Syria: Mental health crisis looms in Al-Hol camp

People in Al-Hol camp grapple with limited access to water, inadequate sanitation facilities, and a health care system inhibited by restrictive security practices.

A child draws a sun and mountains on the wall during an art therapy session in Al-Hol camp, northeast Syria.

A patient in one of MSF's art therapy sessions. | Syria 2023 © MSF

Relentless rain drenched the sea of tents housing more than 40,000 people living in Al-Hol refugee camp, northeastern Syria. The weather mirrored the mood in the camp—essentially an open-air detention center whose inhabitants each carry their own story of displacement, hardship, and survival.

People detained at Al-Hol camp grapple with numerous challenges, including limited access to water, inadequate sanitation facilities, and a health care system inhibited by restrictive security practices. Living conditions and basic services desperately need to be improved—people live in makeshift tents, battered by rain during winter and scorched by the sun during summer.

Residents of the camp have described themselves as being trapped “between two fires”: on the one side, the persistent threat of extreme violence committed by armed groups in the camp, and on the other, the increasingly harsh security measures implemented by camp authorities in an attempt to manage the situation in Al-Hol.

The camp lies on the southern outskirts of Al-Hol, a town close to northeastern Syria’s border with Iraq. In 2018, following the battle of Deir ez-Zor between Syrian Democratic Forces and the Islamic State in Syria (ISIS), the camp effectively became an outdoor detention center holding people who were displaced during the fighting. As of October 2023, 93 percent of people detained in Al-Hol camp are women and children—65 percent are children, 51 percent are younger than 12 years old.

Muddy pools spread across the camp after relentless rain.
Muddy pools spread across the camp after relentless rain. Syria 2023 © MSF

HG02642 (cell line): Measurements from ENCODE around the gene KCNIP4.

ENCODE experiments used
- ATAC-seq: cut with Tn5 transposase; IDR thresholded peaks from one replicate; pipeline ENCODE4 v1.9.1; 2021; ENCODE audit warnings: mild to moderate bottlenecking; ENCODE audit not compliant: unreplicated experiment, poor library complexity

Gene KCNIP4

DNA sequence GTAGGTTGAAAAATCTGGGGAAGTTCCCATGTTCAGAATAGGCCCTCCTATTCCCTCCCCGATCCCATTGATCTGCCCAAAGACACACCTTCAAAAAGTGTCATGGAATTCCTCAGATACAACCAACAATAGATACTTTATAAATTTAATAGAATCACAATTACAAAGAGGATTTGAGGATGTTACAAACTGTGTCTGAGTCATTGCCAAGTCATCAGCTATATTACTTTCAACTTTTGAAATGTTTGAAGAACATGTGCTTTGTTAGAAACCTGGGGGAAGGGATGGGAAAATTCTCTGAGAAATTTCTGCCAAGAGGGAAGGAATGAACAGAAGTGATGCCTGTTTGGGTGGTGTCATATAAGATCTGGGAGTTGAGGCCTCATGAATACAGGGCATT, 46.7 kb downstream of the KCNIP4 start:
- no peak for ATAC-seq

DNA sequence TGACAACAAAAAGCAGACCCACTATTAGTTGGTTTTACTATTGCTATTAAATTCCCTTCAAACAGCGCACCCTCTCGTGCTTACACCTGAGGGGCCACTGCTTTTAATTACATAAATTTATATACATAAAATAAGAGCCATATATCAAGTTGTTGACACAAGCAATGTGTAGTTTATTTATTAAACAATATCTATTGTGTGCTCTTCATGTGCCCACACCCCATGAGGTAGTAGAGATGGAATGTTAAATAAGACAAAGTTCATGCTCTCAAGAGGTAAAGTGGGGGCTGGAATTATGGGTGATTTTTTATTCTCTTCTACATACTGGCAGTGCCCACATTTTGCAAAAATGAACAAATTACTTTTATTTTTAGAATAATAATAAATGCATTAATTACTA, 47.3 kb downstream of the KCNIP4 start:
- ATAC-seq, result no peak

For those who have experienced traumatic events such as violence and displacement, the camp has only exacerbated their anguish. The symptoms of post-traumatic stress disorder, depression, and anxiety are rife, casting a shadow over the mental well-being of its residents.

Challenges accessing care

“During displacement, the family was [separated] due to shelling—my 11-year-old son with his uncles in the village, and me with my five daughters in Hajin town,” said Um Othman, 42, who is from Deir ez-Zor.  “For six months, I did not know anything about my son and my siblings. We were so poor and helpless. We had to eat grass to survive. No one came to help us or advocate for us.” Um Othman’s husband was killed in 2014 by IS. She and her six children spent a year moving from place to place before arriving at Al-Hol.

She has only left the camp once since she arrived.. “The first time I left the camp was after three years when my six-year-old daughter was burned while playing with another kid. I was referred to Hassakeh [hospital], but it was a stressful experience especially as there was an armed man escorting us in the ambulance. After 19 days in Hassakeh hospital, [my daughter] succumbed to her injuries and passed away.” Um Othman’s voice quivered with pain and tears streamed down her face as she recounted this story. The emotional weight of this memory was apparent.

Between two fires: Danger and desperation in Syria’s Al-Hol camp

Read the report

The toll of displacement

Abu Omar, a 43-year-old refugee from Iraq’s Anbar province, was displaced with his parents, his wife, and their five children in 2015 due to the intense shelling between Iraqi forces and ISIS. He remembers it as though it was yesterday.

“The bombardment was non-stop, day and night. We saw people getting killed before our eyes. My kids would come to me seeking safety, but I was helpless as well. We ate leaves and grass at some point out of hunger on our three day trip to Syria,” he said. 

Since becoming displaced, Abu Omar has suffered from sleep disturbances and anxiety. “The circumstances around our displacement were harsh and it negatively affected my mental health. Can you imagine? We left our houses and everything behind. When a person changes his place of sleeping, he cannot sleep—we changed a whole country!" As Abu Omar recounted his harrowing journey, his hands moved to his head, as if attempting to shield himself from the weight of the horrifying memories. 

Abu Omar makes a small living for his family by selling food from a cart. Most days he roams through the camp selling items, sometimes only making around 10,000 Syrian Pounds (about US$0.70) per day. “All goods are getting expensive, but as you see it is raining today—[so] I can’t work.”

Movement in and out of the camp is heavily restricted, people have been stripped of their rights. As outlined in MSF’s 2022 report on the horrific conditions in the camp, both internal and external referrals for health care require prior approval from the security forces and the camp administration, meaning urgent medical care is often delayed.